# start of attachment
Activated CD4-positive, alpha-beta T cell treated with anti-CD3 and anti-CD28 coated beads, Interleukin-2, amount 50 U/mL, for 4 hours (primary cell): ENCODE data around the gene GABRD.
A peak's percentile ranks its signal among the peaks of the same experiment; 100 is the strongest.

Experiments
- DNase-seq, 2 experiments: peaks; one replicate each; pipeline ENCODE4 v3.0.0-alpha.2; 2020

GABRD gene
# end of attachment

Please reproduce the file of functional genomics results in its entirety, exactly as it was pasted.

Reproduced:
Activated CD4-positive, alpha-beta T cell treated with anti-CD3 and anti-CD28 coated beads, Interleukin-2, amount 50 U/mL, for 4 hours (primary cell): ENCODE data around the gene GABRD.
A peak's percentile ranks its signal among the peaks of the same experiment; 100 is the strongest.

Experiments
- DNase-seq, 2 experiments: peaks; one replicate each; pipeline ENCODE4 v3.0.0-alpha.2; 2020

GABRD gene